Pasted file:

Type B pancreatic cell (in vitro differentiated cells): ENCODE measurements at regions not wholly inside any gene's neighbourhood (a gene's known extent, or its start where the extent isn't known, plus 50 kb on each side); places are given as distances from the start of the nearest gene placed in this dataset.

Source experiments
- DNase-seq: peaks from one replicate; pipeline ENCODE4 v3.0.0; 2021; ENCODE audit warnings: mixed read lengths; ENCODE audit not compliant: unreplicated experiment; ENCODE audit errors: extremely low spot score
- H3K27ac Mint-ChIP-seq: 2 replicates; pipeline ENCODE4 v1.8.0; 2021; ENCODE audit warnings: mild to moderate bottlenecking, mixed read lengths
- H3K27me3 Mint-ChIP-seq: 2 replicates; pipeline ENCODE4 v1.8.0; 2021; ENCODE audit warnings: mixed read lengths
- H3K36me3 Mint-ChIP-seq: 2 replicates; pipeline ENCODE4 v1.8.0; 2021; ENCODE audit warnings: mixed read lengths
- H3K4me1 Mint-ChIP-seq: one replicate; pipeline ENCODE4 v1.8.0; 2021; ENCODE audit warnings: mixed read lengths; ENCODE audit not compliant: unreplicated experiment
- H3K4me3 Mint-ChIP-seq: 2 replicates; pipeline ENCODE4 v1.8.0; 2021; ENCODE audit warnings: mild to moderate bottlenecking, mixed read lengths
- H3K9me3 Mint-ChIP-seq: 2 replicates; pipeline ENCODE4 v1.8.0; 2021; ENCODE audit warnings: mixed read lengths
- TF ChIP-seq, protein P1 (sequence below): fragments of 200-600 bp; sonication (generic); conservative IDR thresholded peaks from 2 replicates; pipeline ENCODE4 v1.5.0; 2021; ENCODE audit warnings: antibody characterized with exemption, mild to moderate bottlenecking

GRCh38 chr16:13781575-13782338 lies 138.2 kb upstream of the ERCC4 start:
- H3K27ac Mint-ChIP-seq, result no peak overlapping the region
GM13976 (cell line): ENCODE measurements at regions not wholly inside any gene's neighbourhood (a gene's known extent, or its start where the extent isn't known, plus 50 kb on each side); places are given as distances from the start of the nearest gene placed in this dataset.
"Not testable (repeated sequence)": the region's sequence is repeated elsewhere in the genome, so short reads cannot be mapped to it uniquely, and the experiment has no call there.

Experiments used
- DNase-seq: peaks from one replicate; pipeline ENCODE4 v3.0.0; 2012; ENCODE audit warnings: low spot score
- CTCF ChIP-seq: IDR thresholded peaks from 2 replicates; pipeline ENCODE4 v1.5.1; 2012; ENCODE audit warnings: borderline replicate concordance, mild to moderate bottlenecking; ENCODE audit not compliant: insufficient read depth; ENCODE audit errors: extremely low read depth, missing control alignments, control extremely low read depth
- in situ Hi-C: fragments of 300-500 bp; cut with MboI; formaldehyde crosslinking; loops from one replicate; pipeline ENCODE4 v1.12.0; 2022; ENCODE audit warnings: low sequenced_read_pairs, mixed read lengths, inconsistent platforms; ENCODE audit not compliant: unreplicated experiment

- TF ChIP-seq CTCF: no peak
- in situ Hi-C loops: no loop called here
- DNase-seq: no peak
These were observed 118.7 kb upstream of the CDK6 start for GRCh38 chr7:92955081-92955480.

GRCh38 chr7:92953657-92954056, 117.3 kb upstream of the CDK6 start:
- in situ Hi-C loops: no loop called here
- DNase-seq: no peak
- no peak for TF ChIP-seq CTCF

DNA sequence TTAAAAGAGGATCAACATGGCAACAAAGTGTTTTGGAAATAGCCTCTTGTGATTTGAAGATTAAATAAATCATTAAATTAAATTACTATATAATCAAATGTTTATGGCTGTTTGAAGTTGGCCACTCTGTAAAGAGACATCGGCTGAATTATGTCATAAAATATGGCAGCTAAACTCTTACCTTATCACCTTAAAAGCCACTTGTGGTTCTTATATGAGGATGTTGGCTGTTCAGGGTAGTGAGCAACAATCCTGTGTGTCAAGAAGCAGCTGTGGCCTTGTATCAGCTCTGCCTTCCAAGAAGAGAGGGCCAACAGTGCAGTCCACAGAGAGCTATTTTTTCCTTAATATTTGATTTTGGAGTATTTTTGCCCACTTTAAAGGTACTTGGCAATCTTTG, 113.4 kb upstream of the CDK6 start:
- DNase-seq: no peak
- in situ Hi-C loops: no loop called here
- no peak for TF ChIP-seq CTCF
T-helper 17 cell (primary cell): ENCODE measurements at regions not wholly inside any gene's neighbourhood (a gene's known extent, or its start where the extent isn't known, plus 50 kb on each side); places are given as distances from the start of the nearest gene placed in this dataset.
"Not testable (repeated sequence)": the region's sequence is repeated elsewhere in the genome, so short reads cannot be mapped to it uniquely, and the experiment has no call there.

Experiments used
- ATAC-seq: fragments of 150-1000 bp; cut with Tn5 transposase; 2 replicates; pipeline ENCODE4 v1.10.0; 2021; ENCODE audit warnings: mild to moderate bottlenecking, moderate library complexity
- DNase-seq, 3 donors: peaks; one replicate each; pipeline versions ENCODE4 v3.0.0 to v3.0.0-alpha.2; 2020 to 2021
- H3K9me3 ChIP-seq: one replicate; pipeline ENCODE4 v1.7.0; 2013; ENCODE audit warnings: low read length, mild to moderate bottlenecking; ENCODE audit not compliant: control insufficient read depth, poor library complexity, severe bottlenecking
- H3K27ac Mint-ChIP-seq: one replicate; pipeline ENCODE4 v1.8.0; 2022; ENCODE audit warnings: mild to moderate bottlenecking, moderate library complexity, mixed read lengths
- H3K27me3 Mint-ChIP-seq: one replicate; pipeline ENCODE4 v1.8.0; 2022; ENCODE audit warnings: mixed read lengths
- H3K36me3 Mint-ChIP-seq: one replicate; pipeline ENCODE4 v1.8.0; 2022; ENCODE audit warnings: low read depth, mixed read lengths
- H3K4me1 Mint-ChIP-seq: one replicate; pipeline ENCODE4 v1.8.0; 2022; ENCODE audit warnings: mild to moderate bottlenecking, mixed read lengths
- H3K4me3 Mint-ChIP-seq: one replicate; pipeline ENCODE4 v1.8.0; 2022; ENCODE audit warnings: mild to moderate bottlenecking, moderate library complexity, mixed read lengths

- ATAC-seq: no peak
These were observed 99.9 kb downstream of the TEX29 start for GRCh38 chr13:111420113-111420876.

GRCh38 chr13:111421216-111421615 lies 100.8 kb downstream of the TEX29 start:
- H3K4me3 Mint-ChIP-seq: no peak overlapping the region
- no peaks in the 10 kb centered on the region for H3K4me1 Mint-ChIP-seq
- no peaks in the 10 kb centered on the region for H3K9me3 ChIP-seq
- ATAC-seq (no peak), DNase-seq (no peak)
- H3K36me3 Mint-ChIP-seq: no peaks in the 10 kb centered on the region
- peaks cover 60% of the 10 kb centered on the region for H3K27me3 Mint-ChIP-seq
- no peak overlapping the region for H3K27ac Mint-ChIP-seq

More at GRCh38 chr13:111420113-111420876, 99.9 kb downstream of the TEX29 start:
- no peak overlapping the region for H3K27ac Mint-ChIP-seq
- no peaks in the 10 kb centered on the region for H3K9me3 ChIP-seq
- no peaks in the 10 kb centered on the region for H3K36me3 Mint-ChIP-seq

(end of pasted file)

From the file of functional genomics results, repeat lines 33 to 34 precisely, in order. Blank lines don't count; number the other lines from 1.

Experiments used
- ATAC-seq: fragments of 150-1000 bp; cut with Tn5 transposase; 2 replicates; pipeline ENCODE4 v1.10.0; 2021; ENCODE audit warnings: mild to moderate bottlenecking, moderate library complexity